But they may have failed simply because the proponents did not try to mount a 2.0 in light of the first wave of criticism. And by 2.0, I don’t just mean ad hoc hypotheses, but a reasonably substantial reconfiguration that enables the supposedly defeated theory to say something new that the opponents cannot. This is why I believe that the only way to rationally mount a future-oriented programme is by learning from the past.
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Even though my old supervisor Barry Allen’s incredibly harsh review of your book put me in a bit of an awkward position at the SERRC, I do agree with him about one important point. I am genuinely impressed by your analysis and conceptual creativity in Knowledge. But I am equally frustrated with a naïveté that I see throughout the book and our correspondence.
You dismiss the relevance of climate change denial because it isn’t scientifically rigorous. But such casual dismissal gives free rein to politicians who turn denial of climate change into concrete policy, even in states like Florida that are in danger of being swallowed in a rising ocean.
Same with the imbecilic Biblical literalism that smears the intelligent design science in which you see such merit. You dismiss them as uninformed cranks who don’t even understand their own religion. But activist evangelical Christian politicians are leading a successful campaign to replace high school biology textbooks throughout the United States with dogmatic tripe that devalues evolutionary theory as the baseless speculation of a godless amoralist and contains illustrations of neanderthals riding a triceratops.
These radicals who pervert your religion are not weirdos in the wilderness. They are people like Rick Perry, Bobby Jindal, Nikki Haley, Mike Huckabee, and other governors of American states, some of whom have a decent chance of becoming that country’s President next year.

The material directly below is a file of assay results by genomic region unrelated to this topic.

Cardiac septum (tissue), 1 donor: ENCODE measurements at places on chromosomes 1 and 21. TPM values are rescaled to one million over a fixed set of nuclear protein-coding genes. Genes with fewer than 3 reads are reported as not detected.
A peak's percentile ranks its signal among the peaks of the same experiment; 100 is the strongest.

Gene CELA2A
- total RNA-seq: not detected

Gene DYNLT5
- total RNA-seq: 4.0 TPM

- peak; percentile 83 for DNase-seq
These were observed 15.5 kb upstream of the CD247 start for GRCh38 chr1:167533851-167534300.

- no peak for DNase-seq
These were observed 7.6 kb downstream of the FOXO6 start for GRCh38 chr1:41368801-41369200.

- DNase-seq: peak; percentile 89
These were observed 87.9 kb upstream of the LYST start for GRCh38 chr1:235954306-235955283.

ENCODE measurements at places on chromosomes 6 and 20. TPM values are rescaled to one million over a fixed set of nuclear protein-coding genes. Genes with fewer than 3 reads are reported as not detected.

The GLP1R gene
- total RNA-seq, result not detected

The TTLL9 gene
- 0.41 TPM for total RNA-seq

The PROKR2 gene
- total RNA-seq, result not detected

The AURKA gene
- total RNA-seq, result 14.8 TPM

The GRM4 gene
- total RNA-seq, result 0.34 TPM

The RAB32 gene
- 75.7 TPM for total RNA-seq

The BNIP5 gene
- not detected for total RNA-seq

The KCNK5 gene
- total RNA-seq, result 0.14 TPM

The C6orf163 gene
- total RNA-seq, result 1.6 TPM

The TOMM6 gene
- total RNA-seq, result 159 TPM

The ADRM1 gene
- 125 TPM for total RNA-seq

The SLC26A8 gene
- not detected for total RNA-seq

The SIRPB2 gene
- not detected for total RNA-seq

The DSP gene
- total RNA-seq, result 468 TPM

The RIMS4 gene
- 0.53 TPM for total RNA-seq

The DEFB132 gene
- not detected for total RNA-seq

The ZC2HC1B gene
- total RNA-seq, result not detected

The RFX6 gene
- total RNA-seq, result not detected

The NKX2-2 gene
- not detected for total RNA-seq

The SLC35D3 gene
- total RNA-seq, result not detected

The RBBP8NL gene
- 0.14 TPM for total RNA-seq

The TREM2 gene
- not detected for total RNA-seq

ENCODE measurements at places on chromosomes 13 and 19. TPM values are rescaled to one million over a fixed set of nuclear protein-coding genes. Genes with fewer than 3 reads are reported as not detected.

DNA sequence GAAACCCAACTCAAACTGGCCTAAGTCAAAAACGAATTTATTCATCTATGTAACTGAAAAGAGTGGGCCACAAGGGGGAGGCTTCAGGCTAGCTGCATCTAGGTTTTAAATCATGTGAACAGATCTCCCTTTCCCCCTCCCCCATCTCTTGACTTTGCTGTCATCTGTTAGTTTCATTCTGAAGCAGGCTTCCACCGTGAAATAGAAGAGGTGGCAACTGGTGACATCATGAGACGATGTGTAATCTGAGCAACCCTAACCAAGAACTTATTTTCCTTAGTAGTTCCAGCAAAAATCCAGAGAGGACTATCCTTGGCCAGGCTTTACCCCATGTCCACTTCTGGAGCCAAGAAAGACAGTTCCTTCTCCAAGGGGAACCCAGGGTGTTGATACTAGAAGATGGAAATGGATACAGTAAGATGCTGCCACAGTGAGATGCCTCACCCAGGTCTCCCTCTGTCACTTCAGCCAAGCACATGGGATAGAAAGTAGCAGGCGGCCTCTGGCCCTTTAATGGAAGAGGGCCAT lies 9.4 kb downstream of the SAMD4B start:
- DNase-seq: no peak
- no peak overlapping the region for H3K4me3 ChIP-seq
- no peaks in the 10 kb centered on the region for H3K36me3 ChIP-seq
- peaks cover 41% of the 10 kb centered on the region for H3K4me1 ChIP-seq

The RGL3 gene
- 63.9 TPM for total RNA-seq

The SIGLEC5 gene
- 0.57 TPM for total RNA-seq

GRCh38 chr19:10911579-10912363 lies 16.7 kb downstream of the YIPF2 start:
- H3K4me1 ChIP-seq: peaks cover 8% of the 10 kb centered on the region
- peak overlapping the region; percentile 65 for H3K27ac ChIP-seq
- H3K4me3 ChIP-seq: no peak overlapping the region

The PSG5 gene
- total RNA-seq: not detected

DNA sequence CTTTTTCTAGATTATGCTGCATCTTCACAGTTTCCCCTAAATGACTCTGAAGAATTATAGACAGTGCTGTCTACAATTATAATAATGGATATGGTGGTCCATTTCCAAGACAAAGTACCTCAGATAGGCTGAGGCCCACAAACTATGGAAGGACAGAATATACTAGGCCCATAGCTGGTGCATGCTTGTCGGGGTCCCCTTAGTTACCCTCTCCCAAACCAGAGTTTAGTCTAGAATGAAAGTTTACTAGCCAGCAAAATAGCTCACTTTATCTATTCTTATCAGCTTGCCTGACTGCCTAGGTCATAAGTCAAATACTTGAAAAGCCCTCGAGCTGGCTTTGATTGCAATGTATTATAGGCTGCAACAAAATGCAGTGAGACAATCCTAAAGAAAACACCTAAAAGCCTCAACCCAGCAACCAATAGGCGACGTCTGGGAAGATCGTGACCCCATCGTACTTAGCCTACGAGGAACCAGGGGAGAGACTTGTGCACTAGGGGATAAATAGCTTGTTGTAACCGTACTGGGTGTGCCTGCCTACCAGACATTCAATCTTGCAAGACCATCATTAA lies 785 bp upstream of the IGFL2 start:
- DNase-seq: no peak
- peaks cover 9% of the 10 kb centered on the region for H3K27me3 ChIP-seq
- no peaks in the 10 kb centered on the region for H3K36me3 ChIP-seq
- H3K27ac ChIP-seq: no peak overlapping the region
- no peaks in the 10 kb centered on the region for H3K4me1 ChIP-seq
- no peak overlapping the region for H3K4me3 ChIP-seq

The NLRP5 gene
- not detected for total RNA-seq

They have so much money and media in their corner that the more sensible intelligent design theorists we’ve discussed—critics of orthodox Darwinism who see the practical merit of design principles in understanding biological order—have no real power to advocate for their ideas. Their voices are completely drowned out by the organizational and financial power of the radical evangelical ignorati of the United States.
When I read Knowledge, I know I’m reading the work of a contemporary genius to whom few in a comparable position today are equal.  But I suspect that I’m also reading the work of a man who is growing disconnected from the real conflicts that define our planet’s politics. I don’t know if it’s an effect of the academic ivory tower, or there is some more complicated cause, but your naïveté is growing dangerous.
There’s one last point that I want to raise, appropriately about what we actually do when we write philosophy, and what our philosophical texts are for. Your conclusion goes back through the conflict that exploded every discipline where philosophy and science intersect: the Sokal Hoax.
Your book’s conclusion makes one of the most genuinely delightful critiques of Sokal that I’ve ever come across, because not only does it make him look like the fool that he was, but it also articulates a productive creative vision for what purpose philosophy’s engagement with scientific disciplines and knowledge should have.
You identify that Sokal took humanities practitioners to task for not being familiar enough with the high-end, technical concepts and details of contemporary quantum physics to write on it with the proper expertise to be considered experts. Those who defended the humanities’ claims to articulate scientific concepts through their perspectives said, unfortunately falsely, that they did have such expertise.
But the humanities practitioner is not writing to the technical expert audience in the scientific discipline about which she writes. At least, this is how you describe what she should have told Sokal. Philosophy should try to craft the new metaphors and cultural frameworks through which the broad populace should receive the technical insights of a scientific discipline. Those technical ideas become the general metaphors having political and social relevance.
I am extremely doubtful that any theoretical physicist of the 1700s literally thought that the universe was a clockwork mechanism. This was a metaphor, a culturally powerful image crafted in philosophical discourse, that articulated a key insight of Newtonian physics into the popular conception of the universe.